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A video card (also called a display card, graphics card, display adapter or graphics adapter) is an expansion card which generates a feed of output images to a display (such as a computer monitor). Frequently, these are advertised as discrete or dedicated graphics cards, emphasizing the distinction between these and integrated graphics. At the core of both is the graphics processing unit (GPU), which is often erroneously used to refer to the video card as a whole.
For relatively low-end computer systems, the ability to create output images can be integrated into the motherboard or central processing unit (also called CPU). However, if you want to watch movies or play games on your computer (and who doesn't, at least once in a while?), a dedicated video card greatly improves the quality of the graphics. For serious gamers, a high-quality video card may just be the most important part of the computer system - it's a must for rendering 3D graphics in particular.
A video card is a printed circuit board (like a motherboard) and contains its own processing unit and memory. It is like a kind of computer in itself. This essentially takes the load off the motherboard's CPU and memory to process images. The processing unit on a video card is referred to as a graphics processing unit (GPU). This is very similar to a CPU, but its design is optimized to work with images. The memory on a video card is very similar to the regular random-access memory (or RAM) on a motherboard. A video card connects to the motherboard of a computer system using a slot, typically an Accelerated Graphics Port (AGP) or a Peripheral Component Interconnect Express (PCIe) connection.
High-performance video cards generate a lot of heat. Video cards therefore need to employ heat sinks, which consist of metal strips to distribute the heat evenly and dissipate the heat into the surrounding air. A heat sink is often located right on top of the GPU. Sometimes a fan is added for additional cooling.
If you have a computer, but did not assemble it yourself or upgrade it in any way, chances are that it uses an integrated graphics card to display images on your screen. When a graphics card is described as integrated, it refers to the card's relationship with the computer's motherboard. Integrated graphics cards, sometimes known as on-board graphics cards, are the default option that comes with standard motherboards. An integrated graphics card can be upgraded, but it requires plugging a new graphics card into your computer's motherboard and having the computer ignore the old card.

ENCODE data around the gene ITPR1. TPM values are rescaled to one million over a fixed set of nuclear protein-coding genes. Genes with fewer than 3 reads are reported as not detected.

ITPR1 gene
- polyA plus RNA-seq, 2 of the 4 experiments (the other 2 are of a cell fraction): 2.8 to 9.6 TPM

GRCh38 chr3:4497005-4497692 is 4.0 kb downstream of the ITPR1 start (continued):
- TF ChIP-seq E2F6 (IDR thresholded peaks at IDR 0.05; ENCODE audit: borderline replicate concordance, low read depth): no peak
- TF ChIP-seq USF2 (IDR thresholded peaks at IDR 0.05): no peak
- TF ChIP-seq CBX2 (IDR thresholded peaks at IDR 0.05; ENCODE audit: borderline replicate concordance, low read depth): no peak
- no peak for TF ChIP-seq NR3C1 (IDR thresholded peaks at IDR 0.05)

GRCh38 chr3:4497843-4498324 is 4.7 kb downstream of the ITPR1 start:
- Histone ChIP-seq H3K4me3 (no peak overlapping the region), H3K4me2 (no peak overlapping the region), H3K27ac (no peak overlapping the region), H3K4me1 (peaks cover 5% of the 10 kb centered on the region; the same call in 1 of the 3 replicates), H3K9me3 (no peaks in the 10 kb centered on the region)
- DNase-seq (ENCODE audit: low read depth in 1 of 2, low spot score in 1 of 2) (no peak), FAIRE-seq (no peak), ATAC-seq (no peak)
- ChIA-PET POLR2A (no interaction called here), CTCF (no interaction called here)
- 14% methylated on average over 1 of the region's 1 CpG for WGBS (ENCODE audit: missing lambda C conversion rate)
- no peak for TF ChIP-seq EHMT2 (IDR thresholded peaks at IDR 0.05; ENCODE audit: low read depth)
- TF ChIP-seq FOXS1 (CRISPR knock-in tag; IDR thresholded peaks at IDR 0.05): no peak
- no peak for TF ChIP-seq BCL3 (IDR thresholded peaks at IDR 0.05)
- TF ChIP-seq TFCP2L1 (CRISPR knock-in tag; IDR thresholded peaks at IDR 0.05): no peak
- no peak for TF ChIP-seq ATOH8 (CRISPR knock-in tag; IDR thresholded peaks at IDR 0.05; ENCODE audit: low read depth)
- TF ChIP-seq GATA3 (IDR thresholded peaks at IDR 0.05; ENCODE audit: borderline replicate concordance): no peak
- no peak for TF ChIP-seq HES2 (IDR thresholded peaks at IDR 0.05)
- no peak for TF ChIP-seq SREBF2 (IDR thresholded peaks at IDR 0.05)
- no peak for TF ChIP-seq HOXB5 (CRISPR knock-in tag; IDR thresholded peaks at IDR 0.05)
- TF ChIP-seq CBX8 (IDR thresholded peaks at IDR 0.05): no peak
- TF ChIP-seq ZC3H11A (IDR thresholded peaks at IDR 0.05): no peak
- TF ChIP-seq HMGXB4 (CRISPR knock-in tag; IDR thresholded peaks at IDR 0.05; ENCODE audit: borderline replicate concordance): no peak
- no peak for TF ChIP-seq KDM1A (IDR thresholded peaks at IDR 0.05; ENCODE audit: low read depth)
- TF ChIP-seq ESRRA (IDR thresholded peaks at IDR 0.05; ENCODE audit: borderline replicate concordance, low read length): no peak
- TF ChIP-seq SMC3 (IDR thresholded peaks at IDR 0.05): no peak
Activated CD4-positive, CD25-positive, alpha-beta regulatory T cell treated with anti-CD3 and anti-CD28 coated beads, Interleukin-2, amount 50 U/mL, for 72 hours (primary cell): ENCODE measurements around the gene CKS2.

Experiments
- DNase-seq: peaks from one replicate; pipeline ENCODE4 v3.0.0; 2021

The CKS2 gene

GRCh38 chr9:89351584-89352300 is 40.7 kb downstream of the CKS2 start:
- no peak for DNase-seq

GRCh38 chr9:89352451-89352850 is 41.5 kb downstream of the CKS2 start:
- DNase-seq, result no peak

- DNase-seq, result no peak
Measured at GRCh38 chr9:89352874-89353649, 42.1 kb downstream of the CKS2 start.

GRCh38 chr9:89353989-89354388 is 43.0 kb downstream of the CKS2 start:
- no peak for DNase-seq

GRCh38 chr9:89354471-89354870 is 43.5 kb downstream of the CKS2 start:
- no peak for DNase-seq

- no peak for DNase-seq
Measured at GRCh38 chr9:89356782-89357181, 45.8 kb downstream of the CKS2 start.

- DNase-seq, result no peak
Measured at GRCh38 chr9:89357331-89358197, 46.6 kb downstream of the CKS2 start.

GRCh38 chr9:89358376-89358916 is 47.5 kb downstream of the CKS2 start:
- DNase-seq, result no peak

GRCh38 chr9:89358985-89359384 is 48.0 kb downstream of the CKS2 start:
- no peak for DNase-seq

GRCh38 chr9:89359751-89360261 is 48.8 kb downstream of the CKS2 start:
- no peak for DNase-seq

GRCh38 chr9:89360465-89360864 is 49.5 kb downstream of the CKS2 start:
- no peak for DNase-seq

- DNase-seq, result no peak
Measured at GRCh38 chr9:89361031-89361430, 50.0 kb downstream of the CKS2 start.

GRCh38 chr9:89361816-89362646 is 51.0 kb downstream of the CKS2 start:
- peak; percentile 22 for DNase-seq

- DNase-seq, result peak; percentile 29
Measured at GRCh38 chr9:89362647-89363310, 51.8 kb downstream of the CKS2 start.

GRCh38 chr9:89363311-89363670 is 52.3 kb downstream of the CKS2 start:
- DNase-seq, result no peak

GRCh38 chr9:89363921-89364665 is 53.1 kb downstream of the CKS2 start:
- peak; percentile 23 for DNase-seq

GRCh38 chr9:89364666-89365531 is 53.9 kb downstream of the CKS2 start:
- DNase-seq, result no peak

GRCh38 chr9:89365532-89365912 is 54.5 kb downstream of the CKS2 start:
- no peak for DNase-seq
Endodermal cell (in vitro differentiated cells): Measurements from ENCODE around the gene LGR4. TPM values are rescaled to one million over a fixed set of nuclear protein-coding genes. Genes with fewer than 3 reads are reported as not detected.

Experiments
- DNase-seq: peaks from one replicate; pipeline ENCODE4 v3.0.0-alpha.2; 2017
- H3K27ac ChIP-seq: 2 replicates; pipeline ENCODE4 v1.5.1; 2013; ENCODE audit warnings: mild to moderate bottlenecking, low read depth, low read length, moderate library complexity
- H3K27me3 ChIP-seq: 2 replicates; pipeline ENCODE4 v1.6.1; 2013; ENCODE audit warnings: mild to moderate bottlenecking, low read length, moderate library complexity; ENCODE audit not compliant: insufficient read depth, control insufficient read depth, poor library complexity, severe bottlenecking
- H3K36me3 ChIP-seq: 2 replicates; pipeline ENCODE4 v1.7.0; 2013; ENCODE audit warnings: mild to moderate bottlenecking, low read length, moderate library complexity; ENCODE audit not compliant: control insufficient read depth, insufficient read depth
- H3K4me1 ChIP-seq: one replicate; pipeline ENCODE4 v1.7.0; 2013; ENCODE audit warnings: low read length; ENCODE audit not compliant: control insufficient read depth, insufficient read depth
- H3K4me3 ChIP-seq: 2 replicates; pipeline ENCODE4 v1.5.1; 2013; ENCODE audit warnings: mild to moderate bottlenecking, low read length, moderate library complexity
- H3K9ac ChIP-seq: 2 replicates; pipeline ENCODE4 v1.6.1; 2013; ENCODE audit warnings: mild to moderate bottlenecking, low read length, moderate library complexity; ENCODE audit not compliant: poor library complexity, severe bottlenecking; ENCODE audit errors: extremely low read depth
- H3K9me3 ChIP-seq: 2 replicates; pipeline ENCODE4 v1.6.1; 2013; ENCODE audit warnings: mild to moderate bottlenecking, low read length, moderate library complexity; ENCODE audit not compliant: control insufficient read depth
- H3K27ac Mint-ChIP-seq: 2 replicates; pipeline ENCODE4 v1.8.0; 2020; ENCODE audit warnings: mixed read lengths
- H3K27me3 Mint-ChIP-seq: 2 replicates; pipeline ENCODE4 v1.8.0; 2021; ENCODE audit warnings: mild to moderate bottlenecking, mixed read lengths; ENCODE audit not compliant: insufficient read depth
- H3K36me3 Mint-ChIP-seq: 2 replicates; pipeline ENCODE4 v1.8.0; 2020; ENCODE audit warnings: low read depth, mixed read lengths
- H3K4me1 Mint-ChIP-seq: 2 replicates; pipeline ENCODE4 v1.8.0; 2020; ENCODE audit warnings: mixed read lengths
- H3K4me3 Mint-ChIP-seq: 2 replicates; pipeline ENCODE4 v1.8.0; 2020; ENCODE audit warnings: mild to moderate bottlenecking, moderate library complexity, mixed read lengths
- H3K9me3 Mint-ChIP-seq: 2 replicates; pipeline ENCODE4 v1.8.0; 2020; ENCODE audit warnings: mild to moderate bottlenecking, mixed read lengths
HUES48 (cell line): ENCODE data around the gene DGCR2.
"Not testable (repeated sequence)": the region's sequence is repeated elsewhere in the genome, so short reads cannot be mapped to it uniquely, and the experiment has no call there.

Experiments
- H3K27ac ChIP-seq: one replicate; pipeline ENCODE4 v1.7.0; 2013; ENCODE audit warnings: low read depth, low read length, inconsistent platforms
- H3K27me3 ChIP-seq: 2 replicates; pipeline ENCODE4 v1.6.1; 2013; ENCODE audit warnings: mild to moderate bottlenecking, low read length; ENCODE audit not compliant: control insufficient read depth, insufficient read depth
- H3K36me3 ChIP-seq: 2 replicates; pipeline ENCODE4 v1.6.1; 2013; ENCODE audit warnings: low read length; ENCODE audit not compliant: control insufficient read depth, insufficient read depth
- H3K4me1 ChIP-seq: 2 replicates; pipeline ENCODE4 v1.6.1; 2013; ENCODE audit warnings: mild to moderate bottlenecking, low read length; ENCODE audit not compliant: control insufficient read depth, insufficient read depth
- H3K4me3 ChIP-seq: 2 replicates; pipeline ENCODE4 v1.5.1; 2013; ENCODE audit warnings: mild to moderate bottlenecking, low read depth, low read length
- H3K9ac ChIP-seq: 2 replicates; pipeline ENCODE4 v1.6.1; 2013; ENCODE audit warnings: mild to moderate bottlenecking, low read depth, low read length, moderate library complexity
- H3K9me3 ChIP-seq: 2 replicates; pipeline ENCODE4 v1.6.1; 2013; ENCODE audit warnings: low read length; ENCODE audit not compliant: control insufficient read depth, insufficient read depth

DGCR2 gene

Integrated graphics cards are the least powerful variety overall, at least compared to the technology that exists simultaneously. If you have an integrated graphics card and want to play the latest video games, you will need to upgrade.
PCI graphics cards are cards that use the PCI slots on your motherboard to connect to your computer. PCI graphics cards are usually a little bit out of date, if not extremely so. However, many older motherboards have PCI slots and lack newer varieties of connections. For this reason, there is still a reason to buy a PCI graphics card, but only if you are trying to upgrade an older system.
AGP graphics cards are named for the same thing PCI cards are—the slot they connect to on a motherboard. AGP cards can have four speeds, the fastest being 8x. However, if your motherboard only supports a lower speed, such as 1x, 2x, or 4x, your graphics card will behave as if it is of a slower speed, rather than its real speed. AGP connections are not quite as fast as PCI-E slots due to technological limits, and as a result will not be developed to run at higher speeds. However, like PCI cards, they are more widely compatible than the most cutting-edge cards.
PCI-E cards are the most advanced, connecting to the motherboard's PCI-E slot. PCI-E graphics cards can be accelerated to 16x. In addition, a motherboard with more than one PCI-E slot can have more than one PCI-E graphics card connected to it and combine their power. However, this is a rare scenario. This can also cause compatibility problems if not planned out correctly; certain motherboards work better with specific brands of PCI-E video card.
The picture above is an example of a video card with three connections, or video ports, on the back.
In the past, VGA or SVGA was the most popular connection used with computer monitors. Today, most flat panel displays use the DVI connector or HDMI connector (not pictured above).
In the picture above, the video card is inserted into the AGP expansion slot on the computer motherboard. Over the development of computers, there have been several types of expansion slots used for video cards. Today, the most common expansion slot for video cards is PCIe, which replaced AGP, which replaced PCI, which replaced ISA.
Note: Some OEM computers and motherboards may have a video card on-board or integrated into the motherboard.